Apart from this idea, technology has also played an important role in this. Many companies have even created LED for cannabis cultivation. It is believed that cannabis will still continue becoming legal in many other countries of the world allowing for the fact that this plant has been used in many ways and its popularity in social networks is increasingly remarkable.

If you log in and surf some Facebook pages, it is easy to see posts related to marijuana, people smoking marijuana or “weed”, its effects “(people post the way they feel when smoking it) and so on. Besides that, people are starting to think that beer, and alcohol in general, causes more deaths in the world than weed (cannabis). They state that smoking marijuana is not addictive at all and that “they have never heard a case of somebody dying from marijuana consumption”.

They say that cannabis does not cause any health problems, hallucinations and that the feeling of smoking it is just fantastic; “it is like you were in another world where everything seems to be flying around you”, they affirm.

The Marijuana Impact on Underage People

In these countries, where cannabis is currently legal, there is an age restriction for personal use, yet, there are lots of consumers who are not even 18 or 21 years old. It is very common to see Youtubers, Twitter, and Facebook users making videos showing how they enjoy marijuana. So, this plant has been the love of many for decades to the extent that some governments are considering making it legal very soon.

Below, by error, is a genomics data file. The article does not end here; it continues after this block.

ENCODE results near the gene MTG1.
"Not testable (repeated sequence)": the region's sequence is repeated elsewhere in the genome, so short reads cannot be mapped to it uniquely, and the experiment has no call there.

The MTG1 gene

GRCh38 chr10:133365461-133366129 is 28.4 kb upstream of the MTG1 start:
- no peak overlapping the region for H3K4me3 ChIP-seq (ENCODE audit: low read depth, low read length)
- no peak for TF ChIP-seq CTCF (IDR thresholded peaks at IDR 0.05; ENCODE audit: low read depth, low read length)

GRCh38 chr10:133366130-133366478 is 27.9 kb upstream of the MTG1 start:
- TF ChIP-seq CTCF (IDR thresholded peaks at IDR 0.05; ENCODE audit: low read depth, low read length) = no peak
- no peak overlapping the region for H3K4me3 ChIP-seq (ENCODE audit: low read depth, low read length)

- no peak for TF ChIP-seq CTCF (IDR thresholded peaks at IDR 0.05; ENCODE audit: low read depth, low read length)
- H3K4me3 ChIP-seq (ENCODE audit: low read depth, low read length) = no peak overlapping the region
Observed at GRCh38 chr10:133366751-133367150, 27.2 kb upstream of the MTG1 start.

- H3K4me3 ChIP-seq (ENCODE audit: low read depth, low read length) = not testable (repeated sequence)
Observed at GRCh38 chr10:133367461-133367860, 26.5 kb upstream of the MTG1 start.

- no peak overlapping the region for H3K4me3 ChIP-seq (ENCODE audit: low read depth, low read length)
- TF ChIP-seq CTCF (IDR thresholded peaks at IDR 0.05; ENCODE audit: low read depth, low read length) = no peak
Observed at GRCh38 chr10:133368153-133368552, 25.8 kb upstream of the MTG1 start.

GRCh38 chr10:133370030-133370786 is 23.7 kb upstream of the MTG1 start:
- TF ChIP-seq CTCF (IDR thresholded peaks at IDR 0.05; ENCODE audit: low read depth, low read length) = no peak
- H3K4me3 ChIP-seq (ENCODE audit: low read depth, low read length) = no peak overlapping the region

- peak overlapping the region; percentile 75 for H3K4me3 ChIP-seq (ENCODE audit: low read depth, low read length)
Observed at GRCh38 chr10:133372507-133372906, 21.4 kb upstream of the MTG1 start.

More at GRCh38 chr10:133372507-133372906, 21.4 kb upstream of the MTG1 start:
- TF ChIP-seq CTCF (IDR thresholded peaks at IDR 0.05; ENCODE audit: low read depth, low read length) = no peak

How Harmful Could It Be

On the other hand, some countries are reluctant to take this step yet. Other experts believe that although cannabis appears to be less harmful than alcohol, it leads people to commit suicide or crime in some cases. In lawman’s terms, many felonies are attributed to marijuana consumption. Also, lots of healthcare professionals state that cannabis can eventually cause health problems. Consumers have taken a stand and said that small quantities of cannabis do not lead to any health or behavior problems. So, who do you think is right at the end?

News Moderator: Ron Strider 420 MAGAZINE ®
Full Article: Countries Where Cannabis Has Been Legalized for Everyday Use | The Costa Rica News
Author: German Carias
Contact: Contact | TCRN
Photo Credit: TheCostaRicaNews